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Target stored credit cards so that they could do data analysis on purchase habits. They use the data for research and to customize coupons. You'll probably notice that if you use the same credit card then you will start to get a lot of coupons with the receipt.
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Stone_Wolf_
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Coupons for...the exact stuff I already buy...or the Target brand version anyway.
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JanitorBlade
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quote:
Originally posted by Elison R. Salazar:
Except for their own home grown ones that steal data from legitimate companies, those are A-OK.

Obtaining intelligence has been the name of the spying game since its inception. The day the NSA steals Lenovo's IP, and hands it over to Dell get back to me.

Or heck, the day the NSA hacks into a foreign bank's servers, and steals their money or sells their sensitive data, I'll accept that too.

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Rakeesh
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I won't say that evidence indicates that government backed corporate and industrial espionage is equally shared by China and the United States. That said though, do you believe this is an example restrain for ethical reasons, a lack of matching need, or some other cause?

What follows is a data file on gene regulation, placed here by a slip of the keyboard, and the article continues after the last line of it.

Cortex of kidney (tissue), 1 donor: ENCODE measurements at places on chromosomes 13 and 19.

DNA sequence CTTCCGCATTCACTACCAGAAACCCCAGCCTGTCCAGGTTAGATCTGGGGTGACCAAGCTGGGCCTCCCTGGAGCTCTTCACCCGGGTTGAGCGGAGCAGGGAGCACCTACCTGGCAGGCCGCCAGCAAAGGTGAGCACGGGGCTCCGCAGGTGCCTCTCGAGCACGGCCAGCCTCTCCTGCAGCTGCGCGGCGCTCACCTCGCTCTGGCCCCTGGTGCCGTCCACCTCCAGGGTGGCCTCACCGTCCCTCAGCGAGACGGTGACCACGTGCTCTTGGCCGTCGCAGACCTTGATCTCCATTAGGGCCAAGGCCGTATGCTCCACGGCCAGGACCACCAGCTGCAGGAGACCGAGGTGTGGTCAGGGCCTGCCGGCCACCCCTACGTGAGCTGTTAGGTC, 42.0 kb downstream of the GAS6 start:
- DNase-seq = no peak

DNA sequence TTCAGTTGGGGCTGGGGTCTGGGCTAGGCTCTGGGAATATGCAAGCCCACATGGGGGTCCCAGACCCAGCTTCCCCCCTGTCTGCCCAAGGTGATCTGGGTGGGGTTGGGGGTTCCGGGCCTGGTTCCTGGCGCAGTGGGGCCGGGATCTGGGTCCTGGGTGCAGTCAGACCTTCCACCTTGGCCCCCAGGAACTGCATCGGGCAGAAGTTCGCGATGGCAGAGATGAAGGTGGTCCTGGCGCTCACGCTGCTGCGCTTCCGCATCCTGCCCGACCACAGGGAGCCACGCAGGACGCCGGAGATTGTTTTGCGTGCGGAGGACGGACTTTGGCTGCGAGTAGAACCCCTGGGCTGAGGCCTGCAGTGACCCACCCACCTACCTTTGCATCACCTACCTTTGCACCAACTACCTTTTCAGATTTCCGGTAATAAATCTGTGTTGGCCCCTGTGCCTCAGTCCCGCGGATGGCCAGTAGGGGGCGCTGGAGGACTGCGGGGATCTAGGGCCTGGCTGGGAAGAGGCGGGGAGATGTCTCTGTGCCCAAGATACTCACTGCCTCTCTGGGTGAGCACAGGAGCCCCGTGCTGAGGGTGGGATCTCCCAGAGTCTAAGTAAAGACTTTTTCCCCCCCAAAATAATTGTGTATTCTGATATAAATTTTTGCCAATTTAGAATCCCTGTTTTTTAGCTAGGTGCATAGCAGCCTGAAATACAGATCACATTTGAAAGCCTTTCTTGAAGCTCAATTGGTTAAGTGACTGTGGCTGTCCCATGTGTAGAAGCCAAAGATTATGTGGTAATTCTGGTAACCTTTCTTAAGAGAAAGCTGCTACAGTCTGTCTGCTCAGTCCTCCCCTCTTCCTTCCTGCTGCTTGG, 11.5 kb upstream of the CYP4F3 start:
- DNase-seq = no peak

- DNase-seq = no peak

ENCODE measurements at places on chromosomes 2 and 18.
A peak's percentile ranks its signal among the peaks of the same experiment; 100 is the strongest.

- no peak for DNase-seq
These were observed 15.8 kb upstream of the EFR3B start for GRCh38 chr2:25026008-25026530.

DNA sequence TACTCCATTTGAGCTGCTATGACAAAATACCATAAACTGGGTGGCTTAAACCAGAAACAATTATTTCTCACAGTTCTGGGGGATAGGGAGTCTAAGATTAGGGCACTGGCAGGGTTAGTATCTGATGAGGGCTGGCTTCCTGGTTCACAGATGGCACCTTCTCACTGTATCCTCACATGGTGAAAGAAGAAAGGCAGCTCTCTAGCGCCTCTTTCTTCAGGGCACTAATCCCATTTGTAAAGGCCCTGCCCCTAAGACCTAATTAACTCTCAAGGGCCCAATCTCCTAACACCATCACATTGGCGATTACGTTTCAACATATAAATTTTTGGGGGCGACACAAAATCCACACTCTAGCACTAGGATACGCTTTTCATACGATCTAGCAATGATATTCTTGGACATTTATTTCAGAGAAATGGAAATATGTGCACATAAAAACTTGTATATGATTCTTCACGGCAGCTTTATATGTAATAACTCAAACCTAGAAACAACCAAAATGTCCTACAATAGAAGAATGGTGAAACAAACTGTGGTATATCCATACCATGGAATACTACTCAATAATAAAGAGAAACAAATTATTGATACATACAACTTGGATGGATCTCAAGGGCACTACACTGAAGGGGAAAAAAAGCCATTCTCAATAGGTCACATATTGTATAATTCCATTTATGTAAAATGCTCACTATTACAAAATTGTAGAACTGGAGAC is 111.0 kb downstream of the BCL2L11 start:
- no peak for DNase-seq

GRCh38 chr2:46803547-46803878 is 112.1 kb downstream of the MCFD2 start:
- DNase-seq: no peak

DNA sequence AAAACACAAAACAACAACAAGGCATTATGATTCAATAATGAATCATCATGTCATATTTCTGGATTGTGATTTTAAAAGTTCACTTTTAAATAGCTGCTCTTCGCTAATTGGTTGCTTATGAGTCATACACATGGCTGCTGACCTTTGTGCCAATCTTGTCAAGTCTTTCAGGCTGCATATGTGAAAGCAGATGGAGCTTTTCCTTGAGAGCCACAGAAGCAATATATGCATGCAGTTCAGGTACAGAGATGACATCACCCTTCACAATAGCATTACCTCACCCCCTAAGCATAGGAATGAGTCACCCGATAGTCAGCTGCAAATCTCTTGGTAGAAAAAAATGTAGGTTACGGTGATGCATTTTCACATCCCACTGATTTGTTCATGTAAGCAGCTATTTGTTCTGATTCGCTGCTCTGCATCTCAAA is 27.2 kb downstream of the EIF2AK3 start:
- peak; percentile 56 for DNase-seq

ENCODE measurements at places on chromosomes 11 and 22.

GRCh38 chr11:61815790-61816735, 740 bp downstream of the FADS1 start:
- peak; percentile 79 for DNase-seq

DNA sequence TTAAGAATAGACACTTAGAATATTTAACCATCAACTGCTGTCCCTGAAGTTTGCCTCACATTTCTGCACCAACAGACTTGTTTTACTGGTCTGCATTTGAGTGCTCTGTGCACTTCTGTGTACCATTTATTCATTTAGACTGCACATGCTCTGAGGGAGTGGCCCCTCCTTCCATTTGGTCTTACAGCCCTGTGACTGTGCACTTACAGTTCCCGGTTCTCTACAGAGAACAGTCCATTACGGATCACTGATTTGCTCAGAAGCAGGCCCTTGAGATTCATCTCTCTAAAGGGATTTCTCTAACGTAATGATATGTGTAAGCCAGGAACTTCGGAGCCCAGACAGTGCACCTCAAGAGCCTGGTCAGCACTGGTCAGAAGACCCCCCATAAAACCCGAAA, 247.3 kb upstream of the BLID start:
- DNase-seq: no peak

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JanitorBlade
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If this question was directed to me. I think the US was looking for a chance to demonstrate this capability but didn't have an obvious target. North Korea gets in a tizzy about Sony, and voila, it's like gift wrapping a target.

Russia and China have been under the impression that there was no real risk to their state sponsored hacking. The Snowden incident had ruined the US's credibility with allies in Europe and Asia, and the US is not going to try to destroy foreign firms or steal their IP because doing the former would be insane, and doing the later is stupid because neither country has IP to steal, not really.

So the stage was set for Russia and China to keep on keeping on with no response that actually had teeth, until North Korea decided to give us the opportunity to show other countries something new.

Look, I'm not saying I applaud the NSA for having that capability. I think the NSA is terrifying and has been given *way* too much power by a scared populace willing to throw all their privacy away in exchange for the perception of security.

But I'm not going to be all torn up that the US is still better at true cyber espionage than China and Russia are.